MONDAY, JULY 16, 2012
Salem Statesman Journal 07/16/2012
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Bridge work to cause delays
By Timm Collins
Commercial Street span replaced during 15 months
Eatery may join site of Pringle School
Property owner hopes to attract family restaurant
By Michael Rose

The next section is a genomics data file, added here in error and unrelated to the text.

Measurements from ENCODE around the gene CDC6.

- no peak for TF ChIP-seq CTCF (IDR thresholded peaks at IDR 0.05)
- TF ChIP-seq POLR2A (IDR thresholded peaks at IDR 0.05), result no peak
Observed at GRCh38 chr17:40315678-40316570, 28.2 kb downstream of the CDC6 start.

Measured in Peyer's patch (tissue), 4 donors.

Drivers headed south on Commercial Street downtown The old Pringle School in are about to feel a 15-monthSouth Salem could have a seclong pinch. ond life as a mixed-use develKelly Lambert of Salem rearranges items on a shelf at Hope Station, which serves working-poor families who Starting today, traffic on opment with a restaurant. aren’t eligible for public assistance. KOBBI R. BLAIR / STATESMAN JOURNAL the Commercial Street bridge Property owner John Milover Pringle Creek will be reler of Wildwood Inc. and busiduced from three lanes to two ness partner Travis Henry inwhile crews replace the aging tend to invest more than a half-million dollars to remodstructure. This project is el the school building. The scheduled to be completed in property is at 4985 Battle fall 2013. Creek Road SE. More than 23,000 vehicles Plans subpass over the bridge every day, according to the city of SaPRINGLE mitted to the city show imlem. SCHOOL provements to Initially, two lanes will be The age of the accommodate provided on Pringle School a 5,000the east half of TRAFFIC building vasquare-foot the bridge to DELAYS ries. Some restaurant and allow for the For the next 15 demolition sections were additional ofmonths, the built as early fice space. and construcCommercial as the 1920s. “It should tion of the the Street SE The last addibe really fun west half. In bridge over tions were and good for December, Pringle Creek made in the the neighbortraffic will be will be reduced routed to the 1960s. hood,” Miller from three said. A “famnew west side lanes of traffic ily-oriented” of the bridge Source: John to two. restaurant so the east Miller tenant would side can be debe a good molished and rebuilt. match for the location, he Normal project work hours said. will be 7 a.m. to 8 p.m. Monday since its beginning, Hope StaBy Saerom Yoo Miller said he has just through Saturday, with night tion is preparing to move to its Statesman Journal started marketing the locahours from 8 p.m. to 7 a.m. third location in almost four tion and doesn’t have any Monday through Thursday. Jill Pallin rummaged years — each of them necessarprospective restaurant tenThe project will require a through household items, try- ily bigger than the last. ants lined up. complete bridge closure four A compound of life situaing to decide which she would Abiqua School, a private to six times during the project. take home: a foam pillow or tions — divorce, her ex-husschool for kindergarten Detour routes have been esband’s job loss, her hours being shower curtains. through eighth grade, had tablished. Standing in a conference cut and having three children leased part of the 23,386These closures and detours room in a South Salem ware- to care for — led Pallin to that square-foot building, but it rewill take place only between house, making a choice last conference room, clutching a cently relocated. midnight and 6 a.m. Notice will week among donated goods foam pillow. Abiqua’s new home is Rosebe provided via portable mesHer home is in foreclosure, still was foreign to Pallin. dale, one of the schools closed sage boards at least seven “I’ve never remotely been in and she’s getting ready to move by Salem-Keizer School Disdays before the closures. this situation before,” she said. into a rental. Work is spotty trict. The contractor is Concrete Pallin is one of 52 member now because she’s an athletic Miller’s plan for the old Enterprises Inc. of Salem. The families of Hope Station Com- trainer who works with student Pringle School would focus on project is part of the Keep Samunity Services Inc., a non- teams. interior improvements. lem Moving! Streets and “When it rains, it pours,” she profit that helps working-poor “We are not planning to exBridges Bond passed by Salem families who don’t qualify for said. pand the building or the parkvoters in 2008. Pallin applied for food benepublic assistance. For $25 and ing,” he said. The project consists of retwo volunteer hours per month, fits, but her income that month The building already placing the 85-year-old, multithe families get to “shop” for was too high — by $35 — to houses offices, including span bridge with a new 180food, clothing and sometimes qualify. The case worker told those for Miller’s business, a foot-long, single-span strucother household items, depend- her about Hope Station, and real estate agent, an insurture. ing on what’s available. The she’s been receiving services ance firm and an accountant. The project also will infamilies also can get eye ex- there since fall. The property is zoned clude roadway improvements, ams, haircuts and counseling. “neighborhood commercial,” lighting improvements, utility Having seen steady growth See HOPE, Page 3A according to city records. upgrades, green-space imRestaurant and offices are provements and restoration, permitted uses at the Pringle Americans with Disabilities Copyright © 2012 Salem Statesman Journal 07/16/2012 August 10, 2012 6:02 pm / Powered by TECNAVIA School site, Miller said. Act pedestrian improvements and other related work.